It's been a contest of wits and we've been losing. Letting Polly the horse clean up all the apples on the ground led to the bear, deprived of easy apples, destroying the dog food container and eating half the dog food. Moving the dog food container into the back room resulted in the dog food automatic feeder, hung on the inside of the llama fence not far from where the ill-fated dog food container used to sit, being hauled out across the top of the fence and dismantled. The bear, after ripping the feeder apart, ate all the dog food. This was the scene that greeted us the morning of October 10.
Johnny repaired the feeder and we now keep it in the back room at night, bringing it back out during the day. That's okay, but having the feeder plus the dog food sacks in the back room was a bit much. So Johnny created a new dog food container out of an old steel garbage can and secured the lid with heavy hinges and bolts. We put it back where it was outside, convenient for filling the feeder. So far, so good. Pictured is the repaired dog feeder and the newly created dog food tin.
(Obviously, our guard llamas aren't much help against bears and the bear is either unable to read or not impressed.)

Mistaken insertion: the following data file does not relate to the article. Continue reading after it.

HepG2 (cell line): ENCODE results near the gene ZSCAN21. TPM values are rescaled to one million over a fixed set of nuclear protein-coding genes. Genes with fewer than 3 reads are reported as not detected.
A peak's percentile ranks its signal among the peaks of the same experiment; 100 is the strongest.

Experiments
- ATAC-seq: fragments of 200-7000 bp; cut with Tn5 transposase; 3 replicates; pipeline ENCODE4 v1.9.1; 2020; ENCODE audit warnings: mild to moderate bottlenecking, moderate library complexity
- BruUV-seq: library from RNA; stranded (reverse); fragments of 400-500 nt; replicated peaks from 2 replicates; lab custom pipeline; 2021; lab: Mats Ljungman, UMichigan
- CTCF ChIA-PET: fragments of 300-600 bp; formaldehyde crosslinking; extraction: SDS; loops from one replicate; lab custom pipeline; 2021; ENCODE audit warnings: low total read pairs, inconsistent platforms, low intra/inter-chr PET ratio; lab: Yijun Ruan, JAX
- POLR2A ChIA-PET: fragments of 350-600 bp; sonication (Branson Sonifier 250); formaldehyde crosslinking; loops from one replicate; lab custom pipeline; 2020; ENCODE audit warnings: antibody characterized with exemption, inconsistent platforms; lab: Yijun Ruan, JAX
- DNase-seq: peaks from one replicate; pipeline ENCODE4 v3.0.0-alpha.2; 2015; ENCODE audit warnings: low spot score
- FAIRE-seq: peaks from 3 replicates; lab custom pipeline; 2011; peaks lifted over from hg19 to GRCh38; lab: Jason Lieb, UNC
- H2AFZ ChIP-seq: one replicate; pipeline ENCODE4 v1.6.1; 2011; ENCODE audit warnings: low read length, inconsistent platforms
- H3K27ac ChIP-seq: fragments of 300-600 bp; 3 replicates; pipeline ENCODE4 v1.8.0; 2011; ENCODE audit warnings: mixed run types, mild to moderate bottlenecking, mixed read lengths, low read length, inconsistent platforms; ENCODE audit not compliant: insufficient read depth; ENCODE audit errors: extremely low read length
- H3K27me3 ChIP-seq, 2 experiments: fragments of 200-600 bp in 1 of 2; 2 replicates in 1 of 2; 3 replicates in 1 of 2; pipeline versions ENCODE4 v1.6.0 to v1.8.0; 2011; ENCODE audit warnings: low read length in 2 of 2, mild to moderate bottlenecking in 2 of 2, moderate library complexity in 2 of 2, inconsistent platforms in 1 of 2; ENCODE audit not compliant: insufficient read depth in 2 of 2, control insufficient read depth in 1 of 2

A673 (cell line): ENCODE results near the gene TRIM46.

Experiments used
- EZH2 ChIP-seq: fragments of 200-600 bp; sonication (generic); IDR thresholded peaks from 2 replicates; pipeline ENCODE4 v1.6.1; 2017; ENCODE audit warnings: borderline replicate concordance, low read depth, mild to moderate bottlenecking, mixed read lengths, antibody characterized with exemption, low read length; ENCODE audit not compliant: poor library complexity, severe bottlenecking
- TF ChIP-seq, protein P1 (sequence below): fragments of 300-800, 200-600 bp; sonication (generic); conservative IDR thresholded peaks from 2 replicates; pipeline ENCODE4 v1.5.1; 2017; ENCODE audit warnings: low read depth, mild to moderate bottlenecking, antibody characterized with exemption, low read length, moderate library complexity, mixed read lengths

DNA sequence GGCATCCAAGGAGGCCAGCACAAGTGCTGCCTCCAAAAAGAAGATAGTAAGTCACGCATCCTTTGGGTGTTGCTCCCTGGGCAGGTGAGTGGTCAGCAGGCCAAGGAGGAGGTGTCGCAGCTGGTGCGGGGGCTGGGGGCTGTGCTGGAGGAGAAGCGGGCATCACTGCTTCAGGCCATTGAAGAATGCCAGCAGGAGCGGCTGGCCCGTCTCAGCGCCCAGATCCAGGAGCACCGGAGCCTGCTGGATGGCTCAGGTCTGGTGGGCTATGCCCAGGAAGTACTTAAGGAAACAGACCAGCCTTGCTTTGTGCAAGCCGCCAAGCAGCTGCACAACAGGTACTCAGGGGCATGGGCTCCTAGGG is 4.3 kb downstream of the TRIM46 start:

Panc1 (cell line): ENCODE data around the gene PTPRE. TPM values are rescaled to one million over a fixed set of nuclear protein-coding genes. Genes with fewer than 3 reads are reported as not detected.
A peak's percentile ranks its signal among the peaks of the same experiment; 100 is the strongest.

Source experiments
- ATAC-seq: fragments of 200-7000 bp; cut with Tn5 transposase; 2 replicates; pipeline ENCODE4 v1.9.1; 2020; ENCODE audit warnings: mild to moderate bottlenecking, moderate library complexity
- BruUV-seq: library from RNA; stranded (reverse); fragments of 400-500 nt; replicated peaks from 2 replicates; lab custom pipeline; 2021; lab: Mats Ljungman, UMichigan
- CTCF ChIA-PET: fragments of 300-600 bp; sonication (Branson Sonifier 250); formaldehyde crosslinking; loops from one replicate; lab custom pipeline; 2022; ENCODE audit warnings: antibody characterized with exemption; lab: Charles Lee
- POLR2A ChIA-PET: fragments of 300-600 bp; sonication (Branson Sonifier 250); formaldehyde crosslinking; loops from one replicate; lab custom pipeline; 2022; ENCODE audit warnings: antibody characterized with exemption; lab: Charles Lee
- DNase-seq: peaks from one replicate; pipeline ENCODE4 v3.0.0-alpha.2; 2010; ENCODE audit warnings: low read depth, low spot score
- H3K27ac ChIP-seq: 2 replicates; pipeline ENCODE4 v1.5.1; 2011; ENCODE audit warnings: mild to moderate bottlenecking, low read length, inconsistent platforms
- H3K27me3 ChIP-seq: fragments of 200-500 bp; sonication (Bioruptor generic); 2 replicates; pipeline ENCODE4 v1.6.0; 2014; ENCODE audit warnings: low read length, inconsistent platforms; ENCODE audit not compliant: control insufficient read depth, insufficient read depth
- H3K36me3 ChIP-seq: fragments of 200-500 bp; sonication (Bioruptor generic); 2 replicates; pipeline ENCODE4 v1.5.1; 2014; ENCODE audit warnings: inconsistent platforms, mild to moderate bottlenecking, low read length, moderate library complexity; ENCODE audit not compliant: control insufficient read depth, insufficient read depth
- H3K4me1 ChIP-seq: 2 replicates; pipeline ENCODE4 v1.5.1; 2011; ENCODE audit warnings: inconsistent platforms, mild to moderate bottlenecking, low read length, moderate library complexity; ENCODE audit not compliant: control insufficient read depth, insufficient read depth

We worried that the bear, deprived of expensive dog food, would go after the cheaper chicken food inside an easily accessible garbage can in the chicken house. So every night, Johnny puts his bearicade in place. It is a heavy sheet of plywood held upright by a clamp attached by rope to the garden tractor inside the chicken house/garden shed. To date, the bear has not attacked the bearicade.
For two nights, we have seen no bear scat or vomit around our house. Hopefully, he has moved on. Before moving on, however, he found our bee hive. Several years ago, wild bees took over a wood duck nest box we had hung high on a tree.
Their comb and honey grew so heavy that it finally pulled the box off the tree and into the little creek below. I drug it out of the creek and we hauled it up on the bank, out of flood reach. The bees have been living happily there ever since. Until the bear found them. Bears love honey.
We are not the only ones in the neighborhood with bear problems. Our nearest neighbors across the arboretum fence had a mother/mother-in-law come visit and camp in their yard. She intended to camp for two nights. But the morning after the first night, she woke to find the food from her two coolers, or what little was left of her food, strung all over the yard. She moved indoors.
Mostly, the neighborhood bear delinquents hit garbage cans. We have no outdoor garbage cans (since we compost or feed the chickens/llamas/sheep/goats all leftovers) but we keep dog food and chicken food in garbage cans. Here's hoping the bearicade holds.